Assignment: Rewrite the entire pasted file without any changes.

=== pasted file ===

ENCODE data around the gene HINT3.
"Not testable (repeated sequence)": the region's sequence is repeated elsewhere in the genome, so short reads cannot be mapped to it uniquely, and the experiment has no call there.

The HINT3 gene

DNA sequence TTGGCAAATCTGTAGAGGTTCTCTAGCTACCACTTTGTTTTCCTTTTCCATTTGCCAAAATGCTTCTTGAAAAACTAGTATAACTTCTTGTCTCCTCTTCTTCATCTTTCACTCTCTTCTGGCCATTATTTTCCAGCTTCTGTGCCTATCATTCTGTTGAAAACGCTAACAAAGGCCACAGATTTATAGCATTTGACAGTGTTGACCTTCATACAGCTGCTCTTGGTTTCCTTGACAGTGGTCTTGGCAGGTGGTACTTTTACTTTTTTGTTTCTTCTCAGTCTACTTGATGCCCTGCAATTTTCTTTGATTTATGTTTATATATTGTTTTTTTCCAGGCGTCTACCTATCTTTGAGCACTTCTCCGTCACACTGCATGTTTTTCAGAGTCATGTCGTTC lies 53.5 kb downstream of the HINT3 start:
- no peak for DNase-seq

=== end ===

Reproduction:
ENCODE data around the gene HINT3.
"Not testable (repeated sequence)": the region's sequence is repeated elsewhere in the genome, so short reads cannot be mapped to it uniquely, and the experiment has no call there.

The HINT3 gene

DNA sequence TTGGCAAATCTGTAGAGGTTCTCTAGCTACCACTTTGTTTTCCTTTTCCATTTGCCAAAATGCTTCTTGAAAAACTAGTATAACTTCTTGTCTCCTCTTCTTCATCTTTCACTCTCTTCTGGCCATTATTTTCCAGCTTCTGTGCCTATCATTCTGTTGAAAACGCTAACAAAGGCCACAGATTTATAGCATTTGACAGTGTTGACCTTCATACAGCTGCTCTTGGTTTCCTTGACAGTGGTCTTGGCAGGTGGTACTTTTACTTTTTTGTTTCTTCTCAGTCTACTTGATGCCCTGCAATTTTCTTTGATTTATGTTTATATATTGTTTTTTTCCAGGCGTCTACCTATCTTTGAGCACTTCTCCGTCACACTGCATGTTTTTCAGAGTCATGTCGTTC lies 53.5 kb downstream of the HINT3 start:
- no peak for DNase-seq